Saturday, September 29, 2018

Wuytack and Melody, a Review of Musica Activa

Musica Activa - An Approach to Music Education - Volume 2, Melodic Expression, just published in March of this year (46 years after it was written),  is a definitive text in the world of Orff Schulwerk. To put this book in context, Gunild Keetman wrote Elementaria, also an essential text, in 1970 with the English translation by Margaret Murray in 1974. Musica Activa, Volume 2 was written in 1972 but translated by Judy Sills in 2018. (Musica Activa, Volume 1 - Rhythmic Expression was also written in 1972 but translated and published in 1995.)

Musica Activa - Volume 2 Musical Expression by Jos WuytackMusica Activa, Vol. 2 focuses on melody. Wuytack presented this material in level courses and master classes around the country from 1971 until 2011. His master classes were essentially focused on five main elements of music and pedagogy (melody, harmony, timbre, form, rhythm) and how they can be defined and expanded in the Orff approach. The two most important elements in Wuytack's view were melody and rhythm. The remaining elements are important yet corollary.

Musica Activa, an important text, should be in every teacher's library. Not only does it present an expanded explanation of the pedagogy of melody, but it also includes 57 beautiful orchestrations of songs and dances for use in elementary classroom or as models for composition and improvisation. These orchestrations are organized in the order of the melodic concepts being presented with two examples of everything from bitonic through all the diatonic modes including Lydian and Mixolydian.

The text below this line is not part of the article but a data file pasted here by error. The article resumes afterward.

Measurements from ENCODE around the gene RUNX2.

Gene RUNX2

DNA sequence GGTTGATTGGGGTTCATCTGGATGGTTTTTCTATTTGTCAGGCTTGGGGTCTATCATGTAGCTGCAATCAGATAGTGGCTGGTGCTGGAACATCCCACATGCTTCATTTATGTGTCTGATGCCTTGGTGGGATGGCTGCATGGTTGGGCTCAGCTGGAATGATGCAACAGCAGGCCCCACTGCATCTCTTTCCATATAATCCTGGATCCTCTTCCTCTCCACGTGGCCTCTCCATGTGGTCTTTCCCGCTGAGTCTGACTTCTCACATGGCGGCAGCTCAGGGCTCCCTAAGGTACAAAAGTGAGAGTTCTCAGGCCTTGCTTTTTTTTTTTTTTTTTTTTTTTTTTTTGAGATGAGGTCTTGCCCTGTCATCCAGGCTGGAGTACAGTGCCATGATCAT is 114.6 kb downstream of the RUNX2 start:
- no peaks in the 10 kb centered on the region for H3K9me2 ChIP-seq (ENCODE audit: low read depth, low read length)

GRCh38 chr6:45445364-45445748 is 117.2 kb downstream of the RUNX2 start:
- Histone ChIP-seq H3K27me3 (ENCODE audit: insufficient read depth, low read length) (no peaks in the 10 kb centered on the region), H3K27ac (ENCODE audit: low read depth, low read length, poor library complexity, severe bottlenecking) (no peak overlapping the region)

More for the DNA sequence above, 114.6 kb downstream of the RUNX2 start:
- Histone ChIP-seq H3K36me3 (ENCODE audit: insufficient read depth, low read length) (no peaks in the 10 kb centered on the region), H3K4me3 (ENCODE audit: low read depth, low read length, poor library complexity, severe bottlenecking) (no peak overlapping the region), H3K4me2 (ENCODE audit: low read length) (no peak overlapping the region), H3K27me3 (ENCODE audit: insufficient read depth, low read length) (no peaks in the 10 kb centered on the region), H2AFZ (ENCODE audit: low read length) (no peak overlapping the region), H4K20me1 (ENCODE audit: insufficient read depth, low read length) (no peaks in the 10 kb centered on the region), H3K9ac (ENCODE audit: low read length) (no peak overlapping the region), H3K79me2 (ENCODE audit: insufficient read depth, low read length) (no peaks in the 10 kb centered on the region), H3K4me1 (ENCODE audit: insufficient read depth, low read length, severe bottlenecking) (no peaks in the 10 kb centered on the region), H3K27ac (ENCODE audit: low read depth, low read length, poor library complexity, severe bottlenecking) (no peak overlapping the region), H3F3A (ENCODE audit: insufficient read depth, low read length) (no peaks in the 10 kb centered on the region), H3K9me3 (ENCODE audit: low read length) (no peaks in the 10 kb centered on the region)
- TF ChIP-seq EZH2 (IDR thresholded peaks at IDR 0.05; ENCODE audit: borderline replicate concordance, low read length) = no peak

Each chapter begins with an essay describing the philosophical and psychological underpinnings of the concept presented (Phenomenology of Melody, Ontogenesis of Melody, The Pentatonic System, and the Modes) followed by examples. The final chapter, however, is the gem. Titled Activation Techniques for Melody, Wuytack lays out basic techniques and strategies for teaching melodic concepts, everything from audiation to visualization, improvisation to composition. 
Melody is the most characteristic element of music. It is usually the predominant part of a composition, It catches our ear, and it is melody that we retain most easily. True melody, as a means of expression, shares emotion, sentiment, and soul. It is with melody, specifically melodic intervals, that we express our true inner beauty. 
Jos Wuytack
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